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Remembering World War One Legacy When Fighting Global Hunger

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World War I officially ended recently with the final German reparation payment. The war left a legacy of widespread death and destruction, and it set in motion the chain of events leading to World War II. There is one legacy, though, of World War I that we do want to remain with us always—one of compassion.

American food aid saved millions of lives during and after the war, France being one of the countries that benefited from this generosity. Herbert Hoover wrote, “The exposure of the suffering of France at the Armistice deeply stirred the sympathy of the American people. At once there sprang into being a host of new voluntary charitable agencies…an epic of American compassion.”

 

 

American foreign policy is at its best when it looks overseas to stop hunger, malnutrition and suffering. This is a continuing epic of American compassion. This compassion is what we cannot lose today when once again food is at the top of our foreign policy agenda.

In Pakistan, the World Food Programme (WFP) recently warned that “a break in the food pipeline is expected from November for several commodities; and between November and December alone, a total of more than US $96 million is still needed to implement planned assistance.”

Millions of people in Pakistan are suffering from hunger as they are trying to recover from massive flooding. Before this tragedy many Pakistanis were in need of aid after being displaced by the conflict against the Taliban.

Afghanistan is also at risk because of low funding for WFP and the loss of supplies-in-transit from neighboring Pakistan. Sudan is another country where food is needed to reinforce the peace process.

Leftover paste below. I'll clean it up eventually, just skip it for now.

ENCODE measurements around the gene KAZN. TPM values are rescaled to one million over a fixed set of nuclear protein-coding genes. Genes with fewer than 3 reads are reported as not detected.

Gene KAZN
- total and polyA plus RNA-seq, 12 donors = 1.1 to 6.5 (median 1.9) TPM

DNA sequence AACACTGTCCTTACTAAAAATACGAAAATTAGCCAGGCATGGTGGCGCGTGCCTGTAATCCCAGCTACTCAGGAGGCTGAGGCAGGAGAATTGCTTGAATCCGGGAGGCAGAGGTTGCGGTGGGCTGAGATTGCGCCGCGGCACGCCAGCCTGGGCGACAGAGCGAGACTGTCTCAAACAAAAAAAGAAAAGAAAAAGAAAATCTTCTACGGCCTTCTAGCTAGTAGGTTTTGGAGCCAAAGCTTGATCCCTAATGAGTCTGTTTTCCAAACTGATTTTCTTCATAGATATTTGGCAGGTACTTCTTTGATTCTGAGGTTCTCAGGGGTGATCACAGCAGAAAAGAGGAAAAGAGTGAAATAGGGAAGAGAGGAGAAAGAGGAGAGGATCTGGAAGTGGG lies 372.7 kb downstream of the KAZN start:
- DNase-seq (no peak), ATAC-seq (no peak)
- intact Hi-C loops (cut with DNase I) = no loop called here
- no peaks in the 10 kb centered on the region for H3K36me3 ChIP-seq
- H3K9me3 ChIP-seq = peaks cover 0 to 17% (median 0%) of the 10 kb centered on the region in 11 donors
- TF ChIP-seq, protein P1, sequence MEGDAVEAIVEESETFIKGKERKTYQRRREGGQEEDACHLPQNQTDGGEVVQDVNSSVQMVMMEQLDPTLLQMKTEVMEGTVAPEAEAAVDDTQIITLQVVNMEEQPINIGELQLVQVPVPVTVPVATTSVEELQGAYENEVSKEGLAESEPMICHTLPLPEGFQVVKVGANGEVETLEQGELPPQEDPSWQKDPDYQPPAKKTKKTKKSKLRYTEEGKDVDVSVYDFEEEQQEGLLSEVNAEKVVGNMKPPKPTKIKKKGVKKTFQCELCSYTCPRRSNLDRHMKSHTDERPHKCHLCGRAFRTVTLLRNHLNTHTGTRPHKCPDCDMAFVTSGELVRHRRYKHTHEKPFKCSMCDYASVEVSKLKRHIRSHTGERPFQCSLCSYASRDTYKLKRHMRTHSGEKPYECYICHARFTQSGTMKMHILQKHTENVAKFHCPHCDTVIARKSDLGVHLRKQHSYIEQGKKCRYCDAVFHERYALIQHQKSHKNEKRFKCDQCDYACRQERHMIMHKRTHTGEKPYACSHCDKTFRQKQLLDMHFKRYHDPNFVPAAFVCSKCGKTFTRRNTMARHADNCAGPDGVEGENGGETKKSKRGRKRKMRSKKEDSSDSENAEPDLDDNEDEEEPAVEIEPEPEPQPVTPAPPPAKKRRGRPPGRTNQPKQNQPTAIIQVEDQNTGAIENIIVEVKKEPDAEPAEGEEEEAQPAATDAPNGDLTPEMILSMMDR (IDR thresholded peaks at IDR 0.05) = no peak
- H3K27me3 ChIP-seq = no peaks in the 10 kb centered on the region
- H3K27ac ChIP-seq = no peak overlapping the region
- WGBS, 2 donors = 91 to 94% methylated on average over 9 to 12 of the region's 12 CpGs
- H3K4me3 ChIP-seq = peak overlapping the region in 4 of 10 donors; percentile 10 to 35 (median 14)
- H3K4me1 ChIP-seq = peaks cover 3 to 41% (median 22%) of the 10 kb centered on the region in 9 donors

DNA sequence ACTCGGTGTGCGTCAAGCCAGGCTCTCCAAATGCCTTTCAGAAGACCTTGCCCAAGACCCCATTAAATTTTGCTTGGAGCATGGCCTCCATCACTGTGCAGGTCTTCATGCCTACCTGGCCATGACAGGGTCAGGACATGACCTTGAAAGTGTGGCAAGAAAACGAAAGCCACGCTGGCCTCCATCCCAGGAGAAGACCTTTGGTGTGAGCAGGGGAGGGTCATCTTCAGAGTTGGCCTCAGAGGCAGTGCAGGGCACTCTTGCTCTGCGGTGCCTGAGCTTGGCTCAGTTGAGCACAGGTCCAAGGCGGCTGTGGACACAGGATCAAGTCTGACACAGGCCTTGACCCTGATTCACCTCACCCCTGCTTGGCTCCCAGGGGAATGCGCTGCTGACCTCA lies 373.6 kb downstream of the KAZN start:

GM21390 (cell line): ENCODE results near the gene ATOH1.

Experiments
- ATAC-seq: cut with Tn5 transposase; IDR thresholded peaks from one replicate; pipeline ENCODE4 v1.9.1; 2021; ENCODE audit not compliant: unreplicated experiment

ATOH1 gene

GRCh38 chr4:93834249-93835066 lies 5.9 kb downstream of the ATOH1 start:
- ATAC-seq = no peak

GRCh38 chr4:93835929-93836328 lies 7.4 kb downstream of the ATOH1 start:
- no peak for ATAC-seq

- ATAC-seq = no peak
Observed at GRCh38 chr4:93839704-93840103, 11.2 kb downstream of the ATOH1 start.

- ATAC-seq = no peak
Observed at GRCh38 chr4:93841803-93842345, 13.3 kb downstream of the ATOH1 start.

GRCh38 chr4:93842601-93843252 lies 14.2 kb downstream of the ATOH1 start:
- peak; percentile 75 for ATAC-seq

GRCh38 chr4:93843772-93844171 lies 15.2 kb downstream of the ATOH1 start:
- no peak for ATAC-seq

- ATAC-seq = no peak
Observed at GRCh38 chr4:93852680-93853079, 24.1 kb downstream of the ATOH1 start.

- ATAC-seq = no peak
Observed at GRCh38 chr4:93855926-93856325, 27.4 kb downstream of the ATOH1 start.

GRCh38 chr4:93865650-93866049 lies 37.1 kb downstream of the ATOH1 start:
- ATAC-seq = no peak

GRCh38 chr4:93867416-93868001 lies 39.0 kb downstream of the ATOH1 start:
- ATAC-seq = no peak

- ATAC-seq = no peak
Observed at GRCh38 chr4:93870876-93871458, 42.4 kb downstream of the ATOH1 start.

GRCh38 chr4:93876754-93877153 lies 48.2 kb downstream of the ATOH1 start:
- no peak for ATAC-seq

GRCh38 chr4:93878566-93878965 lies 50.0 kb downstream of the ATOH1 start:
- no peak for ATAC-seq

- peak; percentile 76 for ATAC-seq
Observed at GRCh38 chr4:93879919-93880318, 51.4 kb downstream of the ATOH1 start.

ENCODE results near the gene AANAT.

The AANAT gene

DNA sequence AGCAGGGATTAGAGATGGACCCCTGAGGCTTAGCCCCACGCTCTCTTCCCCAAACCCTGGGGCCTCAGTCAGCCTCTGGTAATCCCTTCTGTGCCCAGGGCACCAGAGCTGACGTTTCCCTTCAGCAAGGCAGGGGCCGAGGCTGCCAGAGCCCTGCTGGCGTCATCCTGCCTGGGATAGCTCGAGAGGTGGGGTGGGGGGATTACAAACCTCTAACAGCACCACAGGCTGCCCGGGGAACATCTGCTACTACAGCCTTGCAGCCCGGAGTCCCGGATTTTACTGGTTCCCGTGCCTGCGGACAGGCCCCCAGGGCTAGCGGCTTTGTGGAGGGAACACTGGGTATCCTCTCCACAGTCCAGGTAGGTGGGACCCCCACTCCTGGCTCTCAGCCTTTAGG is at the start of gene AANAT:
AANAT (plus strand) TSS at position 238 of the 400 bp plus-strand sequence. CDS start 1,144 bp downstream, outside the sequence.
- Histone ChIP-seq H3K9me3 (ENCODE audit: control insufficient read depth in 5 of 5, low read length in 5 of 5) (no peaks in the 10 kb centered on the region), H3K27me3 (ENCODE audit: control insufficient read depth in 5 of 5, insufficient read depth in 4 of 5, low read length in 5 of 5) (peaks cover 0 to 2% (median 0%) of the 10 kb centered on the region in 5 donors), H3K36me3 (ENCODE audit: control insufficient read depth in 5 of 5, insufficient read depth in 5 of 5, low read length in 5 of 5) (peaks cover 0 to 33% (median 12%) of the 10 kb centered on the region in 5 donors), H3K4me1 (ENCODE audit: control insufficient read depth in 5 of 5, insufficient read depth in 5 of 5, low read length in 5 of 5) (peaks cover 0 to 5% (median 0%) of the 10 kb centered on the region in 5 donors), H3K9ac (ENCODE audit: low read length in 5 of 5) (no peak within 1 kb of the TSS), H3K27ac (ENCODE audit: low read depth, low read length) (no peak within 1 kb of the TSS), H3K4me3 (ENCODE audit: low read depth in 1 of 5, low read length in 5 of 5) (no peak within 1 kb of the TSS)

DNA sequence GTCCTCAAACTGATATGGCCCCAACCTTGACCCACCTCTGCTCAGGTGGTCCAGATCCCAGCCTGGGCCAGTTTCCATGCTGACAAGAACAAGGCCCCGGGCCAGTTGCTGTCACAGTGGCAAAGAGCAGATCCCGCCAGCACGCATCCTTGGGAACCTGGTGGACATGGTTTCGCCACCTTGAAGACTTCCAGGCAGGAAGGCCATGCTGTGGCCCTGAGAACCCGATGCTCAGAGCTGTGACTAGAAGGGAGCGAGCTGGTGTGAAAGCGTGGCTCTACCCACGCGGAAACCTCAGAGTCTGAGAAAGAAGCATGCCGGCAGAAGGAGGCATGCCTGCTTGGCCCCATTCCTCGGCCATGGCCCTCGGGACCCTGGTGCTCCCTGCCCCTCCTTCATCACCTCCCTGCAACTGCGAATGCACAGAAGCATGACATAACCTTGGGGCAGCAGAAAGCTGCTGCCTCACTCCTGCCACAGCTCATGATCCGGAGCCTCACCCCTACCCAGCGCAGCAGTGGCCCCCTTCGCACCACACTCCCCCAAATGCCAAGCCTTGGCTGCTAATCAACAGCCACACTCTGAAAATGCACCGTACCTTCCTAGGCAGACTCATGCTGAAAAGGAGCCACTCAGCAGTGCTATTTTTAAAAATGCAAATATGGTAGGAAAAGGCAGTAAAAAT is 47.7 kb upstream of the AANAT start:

Special emphasis is needed on child feeding in these crisis situations, as it was in the WWI era.  Colonel A.J Carlson upon his visit to Austria in 1919 described a school feeding program:

“The meals served average about six hundred fifty (650) calories per day. Our own officers, as well as the Austrian officials, report a marked improvement already in the children as a result of the feeding….fully eighty (80) per cent of the children fed are distinctly under-nourished. and an unusually high percentage of the children are stunted in growth.”

Today, we also cannot neglect child feeding in our foreign policy. This is certainly an issue right now, with the Senate deciding on what to fund in the foreign policy budget. The Senate can give a much-needed funding increase to the McGovern-Dole program that funds school meals in developing countries.

Hunger anywhere cannot be acceptable. Malnutrition among children is appalling. This must be the attitude of our leaders today when looking at the massive global hunger crisis. Our response today will be tomorrow’s chapter in the epic of American compassion.

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About William Lambers

William Lambers is the author of several books including Ending World Hunger: School Lunches for Kids Around the World. This book features over 50 interviews with officials from the UN World Food Programme and other charities discussing school feeding programs that fight child hunger. He is also the author of Nuclear Weapons, The Road to Peace: From the Disarming of the Great Lakes to the Nuclear Test Ban Treaty, Open Skies for Peace, The Spirit of the Marshall Plan: Taking Action Against World Hunger, School Lunches for Kids Around the World, The Roadmap to End Global Hunger, From War to Peace and the Battle of Britain. He is also a writer for the History News Service. His articles have been published by newspapers including the Cincinnati Enquirer, Des Moines Register, the New York Times, San Francisco Chronicle, Buffalo News, San Diego Union Tribune, the Providence Journal, Free Lance-Star (VA), the Bakersfield Californian, the Washington Post, Miami Herald (FL), Chicago Sun-Times, the Patriot Ledger (MA), Charleston Sunday Gazette Mail (WV), the Cincinnati Post, Salt Lake Tribune (UT), North Adams Transcript (MA), Wichita Eagle (KS), Monterey Herald (CA), Athens Banner-Herald (GA) and the Duluth News Journal. His articles also appear on History News Network (HNN) and Think Africa Press. Mr. Lambers is a graduate of the College of Mount St. Joseph in Ohio with degrees in Liberal Arts (BA) and Organizational Leadership (MS). He is also a member of the Feeding America Blogger Council.
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